Bayer's Nexavar in FDA fast lane for thyroid cancer use
Bayer's Nexavar is one big step closer to a thyroid-cancer approval. The FDA put the drug on the priority-review fast track, which means Nexavar could have its new indication by February. It's a timely win for Bayer's development partner, Onyx Pharmaceuticals ($ONXX), which just agreed to a $10.4 billion buyout by Amgen.
It's not a huge new market--analysts see $200 million in additional sales--but it's a needy one. Nexavar would be pointed toward patients whose cancer has returned after surgery and radiation--patients whose treatment options are limited, and prognosis poor. Plus, adding indications one by one--small or not-so-small--is a common strategy for keeping sales growth coming, particularly in cancer. Nexavar, also known as sorafenib, is under study for several other groups of cancer patients.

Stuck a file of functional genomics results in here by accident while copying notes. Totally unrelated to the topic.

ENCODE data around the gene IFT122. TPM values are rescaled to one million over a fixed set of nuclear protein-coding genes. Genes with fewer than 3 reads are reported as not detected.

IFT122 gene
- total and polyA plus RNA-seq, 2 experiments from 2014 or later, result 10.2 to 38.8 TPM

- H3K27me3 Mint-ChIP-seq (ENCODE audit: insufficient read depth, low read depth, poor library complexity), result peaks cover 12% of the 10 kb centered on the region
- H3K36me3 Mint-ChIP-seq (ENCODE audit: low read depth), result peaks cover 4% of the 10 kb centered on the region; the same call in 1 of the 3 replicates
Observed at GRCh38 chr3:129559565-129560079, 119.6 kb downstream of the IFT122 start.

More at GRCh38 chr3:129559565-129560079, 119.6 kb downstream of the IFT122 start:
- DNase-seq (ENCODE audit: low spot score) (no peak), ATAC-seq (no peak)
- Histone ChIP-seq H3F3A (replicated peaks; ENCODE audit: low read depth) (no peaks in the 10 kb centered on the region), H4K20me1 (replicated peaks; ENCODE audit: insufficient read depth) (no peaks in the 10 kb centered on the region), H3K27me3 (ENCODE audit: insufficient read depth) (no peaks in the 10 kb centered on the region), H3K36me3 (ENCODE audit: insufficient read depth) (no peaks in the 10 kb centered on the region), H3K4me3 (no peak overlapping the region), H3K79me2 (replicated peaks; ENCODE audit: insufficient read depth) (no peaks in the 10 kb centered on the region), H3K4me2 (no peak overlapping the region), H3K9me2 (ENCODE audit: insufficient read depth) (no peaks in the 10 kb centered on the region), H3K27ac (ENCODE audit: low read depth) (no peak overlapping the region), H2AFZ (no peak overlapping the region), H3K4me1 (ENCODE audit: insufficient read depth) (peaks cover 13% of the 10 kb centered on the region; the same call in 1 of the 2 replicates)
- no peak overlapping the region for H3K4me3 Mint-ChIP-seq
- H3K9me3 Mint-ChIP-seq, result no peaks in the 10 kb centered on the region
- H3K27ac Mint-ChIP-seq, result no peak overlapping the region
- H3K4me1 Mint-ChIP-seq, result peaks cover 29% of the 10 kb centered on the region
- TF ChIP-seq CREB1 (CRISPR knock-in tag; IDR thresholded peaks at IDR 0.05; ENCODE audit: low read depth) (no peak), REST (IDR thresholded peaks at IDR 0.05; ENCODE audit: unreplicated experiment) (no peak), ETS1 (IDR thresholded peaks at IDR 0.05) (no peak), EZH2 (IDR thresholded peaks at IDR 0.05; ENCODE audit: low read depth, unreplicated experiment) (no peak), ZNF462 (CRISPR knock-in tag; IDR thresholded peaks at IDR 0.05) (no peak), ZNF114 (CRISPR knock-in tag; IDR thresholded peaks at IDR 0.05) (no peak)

The FDA submission is based on a trial presented at the American Society for Clinical Oncology meeting in June. Nexavar almost doubled progression-free survival, to a median of 10.8 months in patients treated with it, compared with 5.8 months in control patients. Bayer filed for FDA approval soon after.
Dr. Pamela Cyrus, VP and head of U.S. Medical Affairs for Bayer HealthCare's pharma division, hailed the chance for priority review. "This is an important milestone for sorafenib and the designation highlights the urgent need for new treatments for patients with this type of thyroid cancer who have limited or no treatment options," Cyrus said in a statement.
Now approved to treat liver and kidney cancer, Nexavar brought in €792 million last year, about $900 million. Its sales for the first half of this year amounted to €373 million, a bit less than the same period last year. So, new uses are key for continued growth. The thyroid cancer approval would be a help, but Bayer and Onyx had really hoped for a new indication in lung cancer, the third most common type of cancer in the U.S. That study fell short last year.
Meanwhile, Bayer continues to study Nexavar in other types of cancer. Two phase III breast cancer trials are ongoing, as is a study of Nexavar as an adjuvant treatment in liver and kidney cancer patients.
- read the release from Onyx
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